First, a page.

A 56-year-old man presented to our department with headache, vomiting, and gait disturbance (for 1 month). He had a past medical history of hepatitis type B virus infection and hepatic failure. He had been medically treated for hypertension and hepatitis for the previous 4 years. On admission, he had an impaired consciousness [Glasgow coma scale (GCS), 14]. Cerebellar ataxia and gait disturbance were evident. Diffusion weighted imaging (DWI) demonstrated multiple cerebellar infarctions at several intensities with perilesional edema of the left cerebellar hemisphere (Fig. 1a, b). Brain magnetic resonance imaging (MRI) did not reveal any prominent meningeal gadolinium enhancement or nodule (Fig. 1c). MR angiography revealed no abnormal findings. The main venous sinuses were confirmed to be patent by 3-dimensional reconstructions of MRI with gadolinium (Fig. 2). Chest X-ray did not reveal any abnormal lesions, and the results of serum examination for infectious diseases, including human immunodeficiency virus (HIV), were negative except for hepatitis B virus surface antigen.

Fig. 1
figure 1

Brain magnetic resonance imaging performed on admission. The findings on diffusion weighted imaging (DWI) mimicked arterial infarction of the posterior inferior cerebellar artery accompanying strong perilesional edema with almost no enhancement of the lesion. a Fluid-attenuated inversion recovery (FLAIR) image on admission. b DWI. c T1-weighted imaging with gadolinium enhancement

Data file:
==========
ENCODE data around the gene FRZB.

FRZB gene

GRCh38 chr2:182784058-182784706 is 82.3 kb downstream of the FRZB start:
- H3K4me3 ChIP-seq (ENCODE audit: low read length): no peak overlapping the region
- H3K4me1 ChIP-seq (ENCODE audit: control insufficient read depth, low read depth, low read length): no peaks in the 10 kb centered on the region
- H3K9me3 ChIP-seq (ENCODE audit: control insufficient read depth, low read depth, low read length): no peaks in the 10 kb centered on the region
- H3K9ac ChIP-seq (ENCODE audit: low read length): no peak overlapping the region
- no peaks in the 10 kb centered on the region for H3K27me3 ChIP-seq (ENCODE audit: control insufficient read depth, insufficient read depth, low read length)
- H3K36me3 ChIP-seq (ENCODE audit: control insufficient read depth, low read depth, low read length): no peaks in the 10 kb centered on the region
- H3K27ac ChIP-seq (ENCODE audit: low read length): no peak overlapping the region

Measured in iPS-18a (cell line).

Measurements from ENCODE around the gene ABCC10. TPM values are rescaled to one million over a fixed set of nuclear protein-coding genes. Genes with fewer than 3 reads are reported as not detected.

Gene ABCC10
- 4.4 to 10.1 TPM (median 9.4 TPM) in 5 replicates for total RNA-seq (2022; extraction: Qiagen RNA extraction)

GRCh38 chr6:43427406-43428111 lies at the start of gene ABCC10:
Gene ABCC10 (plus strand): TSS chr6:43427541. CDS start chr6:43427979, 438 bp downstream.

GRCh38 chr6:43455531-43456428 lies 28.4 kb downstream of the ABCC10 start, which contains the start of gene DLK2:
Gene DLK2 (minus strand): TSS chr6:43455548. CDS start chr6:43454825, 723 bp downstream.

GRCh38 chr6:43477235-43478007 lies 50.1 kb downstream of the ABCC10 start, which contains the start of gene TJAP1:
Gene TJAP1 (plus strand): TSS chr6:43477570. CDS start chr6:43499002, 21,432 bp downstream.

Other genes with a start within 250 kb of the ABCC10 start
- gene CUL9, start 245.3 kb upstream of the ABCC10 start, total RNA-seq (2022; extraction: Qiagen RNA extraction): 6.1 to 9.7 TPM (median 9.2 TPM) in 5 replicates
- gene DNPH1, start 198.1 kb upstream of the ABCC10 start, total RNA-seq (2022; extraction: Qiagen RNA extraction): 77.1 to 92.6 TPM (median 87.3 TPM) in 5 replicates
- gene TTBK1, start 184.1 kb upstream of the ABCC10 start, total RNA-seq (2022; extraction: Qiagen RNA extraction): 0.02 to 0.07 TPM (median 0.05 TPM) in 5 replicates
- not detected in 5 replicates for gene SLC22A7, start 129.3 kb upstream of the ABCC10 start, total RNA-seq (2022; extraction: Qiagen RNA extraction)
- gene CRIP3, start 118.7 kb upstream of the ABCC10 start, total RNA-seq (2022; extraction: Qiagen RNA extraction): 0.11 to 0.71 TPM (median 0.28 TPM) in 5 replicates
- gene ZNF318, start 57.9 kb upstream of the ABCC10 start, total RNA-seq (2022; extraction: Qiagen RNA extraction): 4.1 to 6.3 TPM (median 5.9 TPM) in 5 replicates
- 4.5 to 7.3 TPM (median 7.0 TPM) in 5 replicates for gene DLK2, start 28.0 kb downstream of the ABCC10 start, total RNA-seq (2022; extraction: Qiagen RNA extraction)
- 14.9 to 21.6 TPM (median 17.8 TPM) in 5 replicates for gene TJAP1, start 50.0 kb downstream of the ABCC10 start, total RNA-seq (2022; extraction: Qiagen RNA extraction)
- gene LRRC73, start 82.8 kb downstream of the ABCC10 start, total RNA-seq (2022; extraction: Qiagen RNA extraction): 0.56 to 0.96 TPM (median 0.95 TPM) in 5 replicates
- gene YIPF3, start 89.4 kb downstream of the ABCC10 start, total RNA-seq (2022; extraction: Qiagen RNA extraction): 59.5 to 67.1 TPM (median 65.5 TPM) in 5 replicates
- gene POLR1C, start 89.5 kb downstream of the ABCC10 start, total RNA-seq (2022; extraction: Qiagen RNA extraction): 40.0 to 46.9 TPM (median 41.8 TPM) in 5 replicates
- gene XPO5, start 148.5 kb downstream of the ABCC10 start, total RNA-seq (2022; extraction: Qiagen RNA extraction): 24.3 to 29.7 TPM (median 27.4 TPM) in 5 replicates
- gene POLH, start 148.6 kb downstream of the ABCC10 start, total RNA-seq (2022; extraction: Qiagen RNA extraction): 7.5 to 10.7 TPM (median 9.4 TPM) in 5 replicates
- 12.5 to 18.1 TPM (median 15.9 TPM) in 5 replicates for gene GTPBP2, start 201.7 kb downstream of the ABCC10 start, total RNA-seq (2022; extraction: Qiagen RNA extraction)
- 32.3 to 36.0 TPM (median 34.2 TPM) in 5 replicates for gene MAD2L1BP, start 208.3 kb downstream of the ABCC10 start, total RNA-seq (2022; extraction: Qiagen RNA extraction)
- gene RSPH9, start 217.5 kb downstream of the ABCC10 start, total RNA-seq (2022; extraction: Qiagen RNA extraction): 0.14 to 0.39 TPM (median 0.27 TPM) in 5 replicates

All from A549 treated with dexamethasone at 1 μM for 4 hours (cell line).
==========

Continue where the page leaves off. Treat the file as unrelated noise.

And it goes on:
Fig. 2
figure 2

Reconstruction of gadolinium enhanced magnetic resonance imaging performed on admission. Although sinus venous thrombosis was suspected to be the cause of the observed cerebellar infarction with edema, the main venous sinuses were confirmed to be patent

Subsequently, the patient was diagnosed with subacute cerebellar infarction due to arteriosclerosis and was administered glycerol to control the intracranial pressure; however, 1 week after admission, his GCS decreased to 11. Computed tomography confirmed worsened cerebellar edema and hydrocephalus. External and internal decompression surgery were performed to control the intracranial pressure (Fig. 3a, d). A section of the swollen cerebellar hemisphere was removed and submitted as a surgical specimen. Additionally, external continuous ventricular drainage was performed to control hydrocephalus. Lumbar puncture to collect cerebral spinal fluid (CSF) was not performed until this time because of the risk of cerebral herniation. CSF from continuous ventricular drainage demonstrated mild inflammation (cell count, 36 /mm3; protein, 16 mg/dl; glucose, 113 mg/dl). C. neoformans was detected in CSF as well as in the surgical specimen of the cerebellum.